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New book spotlights a passion for collecting
To visit David Smith’s house on Vashon is to step back through the mists of time to a magical land far across the ocean.
Smith has spent the past 16 years creating one of the most remarkable properties on Vashon — a place with lavish gardens, antique gates and stone pathways, leading to a 200 year-old Chinese house and a 100 year-old, intricately carved Javanese house, both adorned with teak antiques.
Both houses were purchased by Smith in Indonesia, and then dismantled, shipped and painstakingly restored on Vashon.
Islanders will soon get a chance to step into this world, thanks to two events on Vashon this weekend.
On Friday, Smith will give a talk at the Vashon Bookshop and recount how he has spent decades following his passion for collecting and making connections in some of the most remote regions of Indonesia.
And on Sunday, the Javanese house, known as Kudus House, will be the site of a concert of traditional and experimental Javanese music by the ensemble Triloka.
The bookstore event is a showcase for “Javanese Antique Furniture and Folk Art,” a new book that details Smith’s remarkable collection of intricately carved and painted village furniture.
The lavish coffee table tome, published last year by Editions Didier Millet and written by Bruce W. Carpenter, contains a wealth of vibrant, full-color photographs of pieces in Smith’s extensive collections, as well as insightful commentary about the history and culture of Indonesia.
The story behind the book began years ago, when Smith, who grew up in Pennsylvania and New England, became interested in antiques at a tender age.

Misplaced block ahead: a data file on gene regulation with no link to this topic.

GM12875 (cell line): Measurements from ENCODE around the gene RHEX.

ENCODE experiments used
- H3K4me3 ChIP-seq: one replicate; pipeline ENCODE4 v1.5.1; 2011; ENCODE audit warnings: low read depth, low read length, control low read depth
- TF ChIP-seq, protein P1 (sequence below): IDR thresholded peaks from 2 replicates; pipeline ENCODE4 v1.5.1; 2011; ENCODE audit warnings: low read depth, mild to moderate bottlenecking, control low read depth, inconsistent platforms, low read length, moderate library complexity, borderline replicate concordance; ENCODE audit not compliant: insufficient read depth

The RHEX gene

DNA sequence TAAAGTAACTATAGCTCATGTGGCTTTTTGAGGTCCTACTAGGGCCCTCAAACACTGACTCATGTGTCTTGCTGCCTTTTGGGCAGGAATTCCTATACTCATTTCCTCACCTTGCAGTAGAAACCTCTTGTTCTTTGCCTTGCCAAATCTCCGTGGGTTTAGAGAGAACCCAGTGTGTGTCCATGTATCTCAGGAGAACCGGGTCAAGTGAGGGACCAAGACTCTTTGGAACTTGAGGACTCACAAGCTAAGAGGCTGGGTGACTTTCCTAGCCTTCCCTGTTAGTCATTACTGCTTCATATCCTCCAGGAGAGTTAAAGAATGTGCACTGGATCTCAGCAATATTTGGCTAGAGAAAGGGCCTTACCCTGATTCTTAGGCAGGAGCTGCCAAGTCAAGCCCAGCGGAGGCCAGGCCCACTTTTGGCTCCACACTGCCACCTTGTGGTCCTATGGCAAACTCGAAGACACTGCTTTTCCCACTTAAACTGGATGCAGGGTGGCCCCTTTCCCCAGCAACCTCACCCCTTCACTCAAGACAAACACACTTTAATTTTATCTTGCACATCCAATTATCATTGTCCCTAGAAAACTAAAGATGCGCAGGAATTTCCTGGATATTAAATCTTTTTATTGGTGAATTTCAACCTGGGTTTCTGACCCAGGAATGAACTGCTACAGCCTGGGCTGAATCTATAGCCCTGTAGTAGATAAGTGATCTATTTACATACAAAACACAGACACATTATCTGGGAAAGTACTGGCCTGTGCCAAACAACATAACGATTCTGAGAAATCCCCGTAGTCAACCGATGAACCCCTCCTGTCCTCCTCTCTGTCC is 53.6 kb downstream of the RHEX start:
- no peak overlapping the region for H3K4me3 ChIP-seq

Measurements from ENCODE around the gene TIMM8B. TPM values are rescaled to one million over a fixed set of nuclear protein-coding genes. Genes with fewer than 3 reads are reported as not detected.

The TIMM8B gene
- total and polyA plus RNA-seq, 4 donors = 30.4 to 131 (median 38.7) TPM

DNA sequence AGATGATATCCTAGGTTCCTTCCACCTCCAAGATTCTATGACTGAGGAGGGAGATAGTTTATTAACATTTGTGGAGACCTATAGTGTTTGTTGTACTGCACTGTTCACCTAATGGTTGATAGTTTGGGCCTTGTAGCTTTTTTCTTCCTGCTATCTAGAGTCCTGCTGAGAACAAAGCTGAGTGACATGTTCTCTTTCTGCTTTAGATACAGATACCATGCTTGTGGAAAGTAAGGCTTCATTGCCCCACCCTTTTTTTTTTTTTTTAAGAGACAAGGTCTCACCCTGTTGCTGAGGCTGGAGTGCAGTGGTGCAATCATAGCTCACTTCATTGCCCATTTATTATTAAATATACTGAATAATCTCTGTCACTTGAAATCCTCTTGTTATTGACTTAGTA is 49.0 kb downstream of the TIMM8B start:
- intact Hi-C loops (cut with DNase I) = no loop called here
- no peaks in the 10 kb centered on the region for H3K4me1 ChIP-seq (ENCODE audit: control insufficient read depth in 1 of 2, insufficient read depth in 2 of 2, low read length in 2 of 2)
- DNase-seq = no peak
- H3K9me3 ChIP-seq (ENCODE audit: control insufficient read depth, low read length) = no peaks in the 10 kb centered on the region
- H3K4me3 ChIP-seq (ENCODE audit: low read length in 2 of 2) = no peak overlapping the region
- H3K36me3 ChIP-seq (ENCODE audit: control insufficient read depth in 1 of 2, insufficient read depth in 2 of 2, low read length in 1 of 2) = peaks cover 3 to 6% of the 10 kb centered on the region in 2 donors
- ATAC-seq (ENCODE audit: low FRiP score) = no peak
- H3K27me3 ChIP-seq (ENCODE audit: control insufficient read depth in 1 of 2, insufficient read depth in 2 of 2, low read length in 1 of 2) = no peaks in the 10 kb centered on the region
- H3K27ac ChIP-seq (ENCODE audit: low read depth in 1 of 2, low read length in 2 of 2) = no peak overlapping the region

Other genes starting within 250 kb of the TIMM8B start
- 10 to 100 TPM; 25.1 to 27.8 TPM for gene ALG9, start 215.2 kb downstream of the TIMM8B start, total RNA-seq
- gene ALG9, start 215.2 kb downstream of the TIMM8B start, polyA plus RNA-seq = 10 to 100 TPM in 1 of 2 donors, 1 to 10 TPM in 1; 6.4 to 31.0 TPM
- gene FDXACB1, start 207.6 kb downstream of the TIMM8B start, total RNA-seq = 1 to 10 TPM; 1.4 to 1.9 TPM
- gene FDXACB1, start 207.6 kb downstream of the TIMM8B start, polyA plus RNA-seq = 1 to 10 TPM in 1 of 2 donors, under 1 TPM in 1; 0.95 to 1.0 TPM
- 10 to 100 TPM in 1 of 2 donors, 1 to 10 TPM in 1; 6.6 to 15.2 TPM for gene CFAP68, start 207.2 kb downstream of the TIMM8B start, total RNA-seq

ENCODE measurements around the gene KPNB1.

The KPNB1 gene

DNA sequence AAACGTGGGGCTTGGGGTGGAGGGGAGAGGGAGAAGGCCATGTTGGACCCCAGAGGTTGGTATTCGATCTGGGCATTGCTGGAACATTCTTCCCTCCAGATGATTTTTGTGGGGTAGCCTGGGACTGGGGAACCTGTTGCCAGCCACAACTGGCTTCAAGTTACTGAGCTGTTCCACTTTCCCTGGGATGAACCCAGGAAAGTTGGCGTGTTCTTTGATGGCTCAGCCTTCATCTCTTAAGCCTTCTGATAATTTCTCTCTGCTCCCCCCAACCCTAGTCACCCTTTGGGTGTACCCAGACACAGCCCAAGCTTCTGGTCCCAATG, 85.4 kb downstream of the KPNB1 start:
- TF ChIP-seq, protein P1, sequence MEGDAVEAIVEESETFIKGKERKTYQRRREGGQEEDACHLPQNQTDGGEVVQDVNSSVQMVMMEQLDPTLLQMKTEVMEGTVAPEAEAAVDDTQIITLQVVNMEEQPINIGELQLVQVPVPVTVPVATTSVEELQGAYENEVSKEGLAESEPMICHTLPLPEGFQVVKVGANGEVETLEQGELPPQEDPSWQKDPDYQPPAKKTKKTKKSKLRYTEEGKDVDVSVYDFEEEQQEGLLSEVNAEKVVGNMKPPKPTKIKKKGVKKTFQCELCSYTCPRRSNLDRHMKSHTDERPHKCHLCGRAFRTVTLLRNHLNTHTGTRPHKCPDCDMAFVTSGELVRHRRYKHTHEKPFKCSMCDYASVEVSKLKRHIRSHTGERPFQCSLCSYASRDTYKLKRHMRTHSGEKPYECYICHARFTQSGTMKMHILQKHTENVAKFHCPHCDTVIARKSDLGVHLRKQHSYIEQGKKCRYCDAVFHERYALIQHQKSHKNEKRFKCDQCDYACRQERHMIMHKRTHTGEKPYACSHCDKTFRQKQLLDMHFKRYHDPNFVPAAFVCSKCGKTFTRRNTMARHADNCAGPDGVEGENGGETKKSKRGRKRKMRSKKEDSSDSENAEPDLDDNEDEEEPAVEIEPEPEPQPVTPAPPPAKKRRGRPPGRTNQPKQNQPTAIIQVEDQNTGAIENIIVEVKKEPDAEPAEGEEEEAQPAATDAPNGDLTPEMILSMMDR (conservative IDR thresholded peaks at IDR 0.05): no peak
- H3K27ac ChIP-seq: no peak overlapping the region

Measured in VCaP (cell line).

“I had a furniture business when I was 11 years old,” said Smith, recalling his first antique purchase — a Pennsylvania dry sink that he bought for $35 and then refinished and sold for $50.
After that, Smith was hooked.
“For the next five or six years, I was passionate about antiques, and I would ride my bicycle to estate sales and climb around in old barns,” he said.
But in time, other adventures drew him away from furniture. Smith, a thin, soft-spoken and charismatic man who looks much younger than his 57 years, has lived a remarkably colorful life, traveling the world, studying meditation, teaching yoga, and indulging his sharply entrepreneurial instincts in a variety of small businesses and enterprises.
His love of furniture resurfaced in the late 1980s, when he traveled to Indonesia for the first time and began buying delicate screens intricately carved in teak, brightly painted cabinets and mystical carved figures made by unknown craftsmen in the 19th century.
Smith said he was determined to keep as many of the pieces as he could.
“I always regretted that when I was a child, I hadn’t kept some of that furniture,” he said. “I said to myself, ‘I think I’ll keep all the best pieces.’”
Over the past 20 years, Smith has put down deep roots in Indonesia, opening a furniture building workshop in Blitar, a town in East Java, that employs almost 100 people, and founding David Smith & Co., a successful Seattle business that sells the furniture designed and built in Blitar.
For Smith, it’s all been part of a life he said has been filled with grace.
“I love beautiful things, and I’ve had this opportunity to live such a creative life,” he said. “I feel so blessed.”
Smith said he is also preparing to let go of many of the pieces depicted in the book, most of which are now stored in a warehouse in Indonesia.
Within the next year, he plans to have a major sale in Bali of most of the pieces, and he said he hopes that they will remain in Indonesia.
“Catch and release,” he said with a smile. “My hope, with all these things I’ve accumulated, is to end up with just a few pieces that I use and enjoy everyday.”
The talk will be at 7 p.m. Friday, Sept. 10, at Vashon Bookshop. Free
The Triloka concert will be at 3 p.m. Sunday, Sept. 12, at Kudus House. Call 463-3505 for directions and reservations. Admission is $5 to $15.